Since the start of the Internet age, businesses have bitcoin alcohol this worldwide platform to sell their products to an ever-increasing share of the world’s populace. Most of us have bought items off the Internet using credit cards or bank accounts. But over the years, developers have tried to find a way to create a unique currency just for the digital marketplace.
In 2009, they did with the introduction of Bitcoin. On May 18, 2010, Laszlo Hanyecz posted on a forum for Bitcoin: Bitcoin Talk. At the time, Bitcoin was still in its infancy. It was incredibly volatile, and each Bitcoin was worth only a few pennies on the dollar.
Hanyecz’s post was for two Papa John’s pizzas that he said he would pay 10,000 bitcoins for. This transaction would go down in Internet history as the first time that Bitcoins were actually used to buy something. On May 22, Hanyecz posted that someone had taken him up on the offer. At the time, he just thought it was cool that he could get pizza for seemingly nothing. Hanyecz continued to buy pizza with Bitcoins until the summer when he ran out of Bitcoins.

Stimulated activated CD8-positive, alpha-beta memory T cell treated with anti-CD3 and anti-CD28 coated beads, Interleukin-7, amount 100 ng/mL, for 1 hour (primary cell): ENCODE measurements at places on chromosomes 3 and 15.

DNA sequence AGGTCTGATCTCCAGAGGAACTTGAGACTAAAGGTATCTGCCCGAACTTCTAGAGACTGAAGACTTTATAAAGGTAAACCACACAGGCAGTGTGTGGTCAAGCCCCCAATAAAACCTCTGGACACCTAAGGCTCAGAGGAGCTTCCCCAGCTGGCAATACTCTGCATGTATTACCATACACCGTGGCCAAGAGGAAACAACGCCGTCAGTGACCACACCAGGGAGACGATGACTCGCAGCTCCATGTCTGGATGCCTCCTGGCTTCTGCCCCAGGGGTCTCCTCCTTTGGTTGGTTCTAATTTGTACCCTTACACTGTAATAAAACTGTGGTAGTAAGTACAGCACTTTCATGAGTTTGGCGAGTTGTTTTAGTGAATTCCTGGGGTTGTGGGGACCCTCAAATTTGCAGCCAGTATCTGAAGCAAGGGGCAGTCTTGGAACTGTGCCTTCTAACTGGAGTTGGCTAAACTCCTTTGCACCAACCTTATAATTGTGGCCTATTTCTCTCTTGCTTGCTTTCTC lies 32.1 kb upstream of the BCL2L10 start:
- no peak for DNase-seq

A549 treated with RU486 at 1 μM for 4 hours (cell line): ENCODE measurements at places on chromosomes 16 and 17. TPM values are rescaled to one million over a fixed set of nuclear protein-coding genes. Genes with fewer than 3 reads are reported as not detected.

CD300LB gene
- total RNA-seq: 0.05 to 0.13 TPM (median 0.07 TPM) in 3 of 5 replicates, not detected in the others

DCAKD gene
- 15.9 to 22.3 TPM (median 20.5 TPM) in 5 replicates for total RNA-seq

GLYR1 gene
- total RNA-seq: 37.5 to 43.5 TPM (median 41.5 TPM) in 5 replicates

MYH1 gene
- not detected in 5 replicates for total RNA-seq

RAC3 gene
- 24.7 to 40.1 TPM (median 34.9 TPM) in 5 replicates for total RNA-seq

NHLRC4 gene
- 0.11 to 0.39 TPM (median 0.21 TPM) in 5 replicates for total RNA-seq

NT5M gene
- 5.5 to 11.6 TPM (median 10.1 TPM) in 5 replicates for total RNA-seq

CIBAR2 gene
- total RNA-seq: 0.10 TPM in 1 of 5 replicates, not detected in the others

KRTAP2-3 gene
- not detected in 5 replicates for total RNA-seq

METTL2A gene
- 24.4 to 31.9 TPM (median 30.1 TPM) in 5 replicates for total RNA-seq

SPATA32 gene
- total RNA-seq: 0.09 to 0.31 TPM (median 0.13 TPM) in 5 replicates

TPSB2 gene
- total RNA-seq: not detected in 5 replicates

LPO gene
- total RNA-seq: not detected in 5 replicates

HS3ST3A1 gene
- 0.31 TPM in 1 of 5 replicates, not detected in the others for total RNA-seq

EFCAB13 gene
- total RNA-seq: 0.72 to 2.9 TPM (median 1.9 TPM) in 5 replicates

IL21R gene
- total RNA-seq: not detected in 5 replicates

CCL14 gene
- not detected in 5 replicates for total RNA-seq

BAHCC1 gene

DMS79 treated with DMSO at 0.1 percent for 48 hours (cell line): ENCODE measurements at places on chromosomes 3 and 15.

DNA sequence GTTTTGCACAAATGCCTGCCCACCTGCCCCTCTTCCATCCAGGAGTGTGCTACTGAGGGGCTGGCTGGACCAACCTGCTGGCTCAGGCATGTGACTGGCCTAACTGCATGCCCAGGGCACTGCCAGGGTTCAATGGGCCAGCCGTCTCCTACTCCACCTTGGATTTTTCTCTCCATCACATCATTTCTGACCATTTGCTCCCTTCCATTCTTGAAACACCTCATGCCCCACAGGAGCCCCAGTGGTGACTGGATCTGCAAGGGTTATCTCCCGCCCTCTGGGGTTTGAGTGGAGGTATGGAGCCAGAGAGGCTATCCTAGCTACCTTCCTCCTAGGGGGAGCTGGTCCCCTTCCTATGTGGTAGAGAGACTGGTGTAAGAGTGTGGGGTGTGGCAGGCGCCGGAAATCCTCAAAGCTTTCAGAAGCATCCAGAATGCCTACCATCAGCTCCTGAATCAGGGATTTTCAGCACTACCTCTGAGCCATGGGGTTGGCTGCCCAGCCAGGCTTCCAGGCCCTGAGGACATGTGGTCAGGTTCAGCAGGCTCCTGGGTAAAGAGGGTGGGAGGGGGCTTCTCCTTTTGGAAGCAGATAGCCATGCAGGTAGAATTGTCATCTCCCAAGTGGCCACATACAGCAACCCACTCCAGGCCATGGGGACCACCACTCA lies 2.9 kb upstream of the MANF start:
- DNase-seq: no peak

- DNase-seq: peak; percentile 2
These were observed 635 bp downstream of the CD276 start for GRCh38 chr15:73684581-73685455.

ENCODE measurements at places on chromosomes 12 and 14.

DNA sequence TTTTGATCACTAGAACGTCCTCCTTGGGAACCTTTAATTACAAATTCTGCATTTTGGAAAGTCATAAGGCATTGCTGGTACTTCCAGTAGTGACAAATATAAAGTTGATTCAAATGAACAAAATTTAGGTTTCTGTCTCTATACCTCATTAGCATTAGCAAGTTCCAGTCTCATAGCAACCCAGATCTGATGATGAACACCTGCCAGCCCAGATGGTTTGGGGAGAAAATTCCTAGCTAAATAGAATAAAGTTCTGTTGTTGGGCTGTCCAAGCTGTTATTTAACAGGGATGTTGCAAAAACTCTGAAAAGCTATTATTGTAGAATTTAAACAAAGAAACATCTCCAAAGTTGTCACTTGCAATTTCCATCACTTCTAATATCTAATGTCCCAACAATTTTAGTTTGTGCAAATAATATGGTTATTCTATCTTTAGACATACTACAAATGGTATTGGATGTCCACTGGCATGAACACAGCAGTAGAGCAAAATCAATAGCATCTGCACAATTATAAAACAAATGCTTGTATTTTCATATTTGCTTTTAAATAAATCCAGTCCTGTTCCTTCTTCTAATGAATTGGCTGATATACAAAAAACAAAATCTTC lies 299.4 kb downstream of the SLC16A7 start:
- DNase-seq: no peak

For the next few years, it seemed that what everyone thought about Bitcoin was true. But in 2013, investors and speculators became interested in Bitcoin and began to trade it on a much larger scale. Soon, the value of Bitcoin began to skyrocket as it became a popular commodity. For those unaware of the Silk Road, it served as a way for anonymous Internet buyers to order illegal drugs. Named after the famed trade route between Europe and the Orient, it operated clandestinely from its conception until it was taken down in 2013 after an intensive investigation by various government agencies. One of the keys to the Silk Road’s success was the use of a completely anonymous form of payment: Bitcoin.
Due to the nature of its operations, the Silk Road could only be accessed through the Tor anonymizing network. Once you entered the Silk Road, you could buy drugs from cocaine to LSD along with other items like fake IDs, stolen credit card numbers, and hacking tools. Law enforcement couldn’t penetrate the Silk Road because of its savvy users. The Tor network blocked out any digital identification, and the use of Bitcoins only led to certain IP addresses which provided little to no real information.